For smartphone market share watchers, here are analyst company Kantar’s latest numbers for the smartphone market share for the 3 months ending September 2016.
We won’t delve too far into the numbers. European market share for Windows Phone overall is 3.8%, slight down from 4.1% in August 2016, with the strongest markets being France, Germany, Italy and UK. Of note is that market share in China has now flat lined at 0%.
The latest smartphone OS sales data from Kantar Worldpanel ComTech shows a solid 5.2% percentage point US market share increase for iOS during the third quarter of 2016 to 34.2%. Both iOS and Android made gains across most of the EU5 countries. However, Android posted a 3.3 percentage point decline in the US from 66.7% to 63.4%, while iOS share fell in Germany from 17.5% to 15% and in Urban China from 18.7% to 14.2%.
Europe’s big five markets include Great Britain, Germany, France, Italy, and Spain.
“In the US, the new iPhone 7 and 7 Plus models made an immediate impact, becoming the best-selling smartphones in the month of September at 17.1%,” said Lauren Guenveur, Consumer Insight Director for Kantar Worldpanel ComTech. “Strong sales of the iPhone 7 and the lower-priced iPhone 6s, the second best-selling device in the US in September, contributed to an overall growth of iOS to 34.2% in the third quarter of 2016.
“Despite some sales from the beleaguered Samsung Galaxy Note 7, still technically available through the month of September, Samsung posted a year-on-year decline from 36.9% to 33.8% of US smartphone sales in the third quarter,” Guenveur continued. “The holiday sales season may prove to be more challenging than normal for Samsung, who competes head-to-head with Apple during this crucial time of year. Fallout from the Note 7 recall could have an unintended impact on continuing sales of other, similarly-named Samsung devices (chiefly the Galaxy S7 and S7 edge), as consumers may not always understand the difference between the model names. However, deep holiday discounts, as we saw with the Galaxy S6 last year, may counteract any expected negative impact, as the driving reason for choice among US consumers remains finding a good deal on the price of the phone.”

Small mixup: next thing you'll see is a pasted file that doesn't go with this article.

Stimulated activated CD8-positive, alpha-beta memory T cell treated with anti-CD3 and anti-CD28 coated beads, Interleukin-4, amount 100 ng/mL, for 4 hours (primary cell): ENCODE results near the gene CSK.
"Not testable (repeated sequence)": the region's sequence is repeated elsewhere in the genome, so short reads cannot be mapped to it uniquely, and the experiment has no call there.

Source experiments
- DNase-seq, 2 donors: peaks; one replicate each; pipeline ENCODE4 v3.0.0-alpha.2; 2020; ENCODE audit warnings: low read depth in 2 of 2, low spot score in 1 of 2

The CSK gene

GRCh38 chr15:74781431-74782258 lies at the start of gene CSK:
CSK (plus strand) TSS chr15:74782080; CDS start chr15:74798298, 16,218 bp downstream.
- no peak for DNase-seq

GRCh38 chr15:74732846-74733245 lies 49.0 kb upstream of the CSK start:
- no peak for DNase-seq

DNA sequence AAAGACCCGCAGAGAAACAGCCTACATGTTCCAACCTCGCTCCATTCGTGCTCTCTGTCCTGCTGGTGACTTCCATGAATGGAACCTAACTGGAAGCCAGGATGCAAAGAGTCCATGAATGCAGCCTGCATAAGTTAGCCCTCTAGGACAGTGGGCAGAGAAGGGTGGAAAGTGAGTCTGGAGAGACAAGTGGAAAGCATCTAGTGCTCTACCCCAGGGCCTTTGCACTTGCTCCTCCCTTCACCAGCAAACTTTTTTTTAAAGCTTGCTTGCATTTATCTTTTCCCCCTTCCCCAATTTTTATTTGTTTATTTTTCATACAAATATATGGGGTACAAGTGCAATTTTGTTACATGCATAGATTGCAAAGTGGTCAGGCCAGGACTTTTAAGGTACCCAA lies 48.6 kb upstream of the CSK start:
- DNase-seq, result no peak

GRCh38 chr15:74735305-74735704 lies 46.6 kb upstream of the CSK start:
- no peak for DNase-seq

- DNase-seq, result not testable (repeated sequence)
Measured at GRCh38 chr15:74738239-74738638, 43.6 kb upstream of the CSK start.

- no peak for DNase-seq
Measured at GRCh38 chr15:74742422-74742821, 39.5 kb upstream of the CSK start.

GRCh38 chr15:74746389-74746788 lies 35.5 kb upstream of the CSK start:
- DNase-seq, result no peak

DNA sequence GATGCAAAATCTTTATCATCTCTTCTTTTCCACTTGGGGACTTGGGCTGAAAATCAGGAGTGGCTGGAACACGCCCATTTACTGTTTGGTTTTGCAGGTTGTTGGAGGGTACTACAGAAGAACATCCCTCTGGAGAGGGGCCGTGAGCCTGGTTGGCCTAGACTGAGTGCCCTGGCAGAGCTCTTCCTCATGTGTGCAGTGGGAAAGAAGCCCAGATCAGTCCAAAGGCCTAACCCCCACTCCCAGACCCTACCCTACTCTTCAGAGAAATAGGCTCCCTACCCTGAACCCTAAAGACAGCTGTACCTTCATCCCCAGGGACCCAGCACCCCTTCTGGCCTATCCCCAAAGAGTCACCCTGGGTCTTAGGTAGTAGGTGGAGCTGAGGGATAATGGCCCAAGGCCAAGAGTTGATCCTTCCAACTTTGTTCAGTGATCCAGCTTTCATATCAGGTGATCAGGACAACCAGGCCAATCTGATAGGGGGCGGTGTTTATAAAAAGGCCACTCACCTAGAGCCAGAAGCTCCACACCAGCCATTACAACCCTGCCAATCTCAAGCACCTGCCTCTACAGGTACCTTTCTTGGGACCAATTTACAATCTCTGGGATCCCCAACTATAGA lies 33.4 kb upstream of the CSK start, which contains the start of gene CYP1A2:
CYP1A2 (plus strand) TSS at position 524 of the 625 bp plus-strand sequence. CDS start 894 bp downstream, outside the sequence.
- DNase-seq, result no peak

“In Great Britain, the iPhone 7 and 7 Plus were top-sellers during the month of September, accounting for 15.1% of sales,” said Dominic Sunnebo, Business Unit Director for Kantar Worldpanel ComTech Europe. “In the third quarter of 2016, iOS accounted for 40.6% of smartphone sales, a 2.4 percentage point increase from the same period a year ago. It’s interesting to note the continued success of the iPhone SE in Britain, accounting for 8.5% of sales in the quarter vs. a share of just 3.5% in the US.”
“Britain is the only market where Samsung made year-on-year gains, totaling 30.4% of smartphone sales,” Sunnebo added. “In Italy, Huawei replaced Samsung as the reigning smartphone leader to become the top brand sold at 27.3%, a 15.2 percentage point gain vs. the third quarter 2015. Samsung accounted for 24.7% of smartphone sales in Italy, a decline from 40.6%. In Spain, Huawei and Samsung are now neck-and-neck, with Samsung edging out Huawei 24.2% vs. 23.3%.”
In Urban China, Android accounted for 85.3% of smartphone sales in the third quarter of 2016, its second highest share ever in this market.
“Oppo continues to see significant growth, gaining 8.2 percentage points over the past year to become the 4th largest manufacturer in Urban China with 11.2% of smartphone sales. The Oppo R9 overtook the iPhone 6s as the best-selling device in the third quarter,” reported Tamsin Timpson, Strategic Insight Director at Kantar Worldpanel ComTech Asia. “iOS posted yet another year-on-year decline to 14.2% of smartphone sales in the third quarter of 2016. Importantly, this marks a period-on-period return to growth in sales, up from 13.5% in the three months ending in August. With supply constrained on the iPhone 7, and particularly the 7 Plus, this positive turn for Apple is a good sign, suggesting that as supply grows to meet demand, Apple will be able to turn the tide in Urban China.”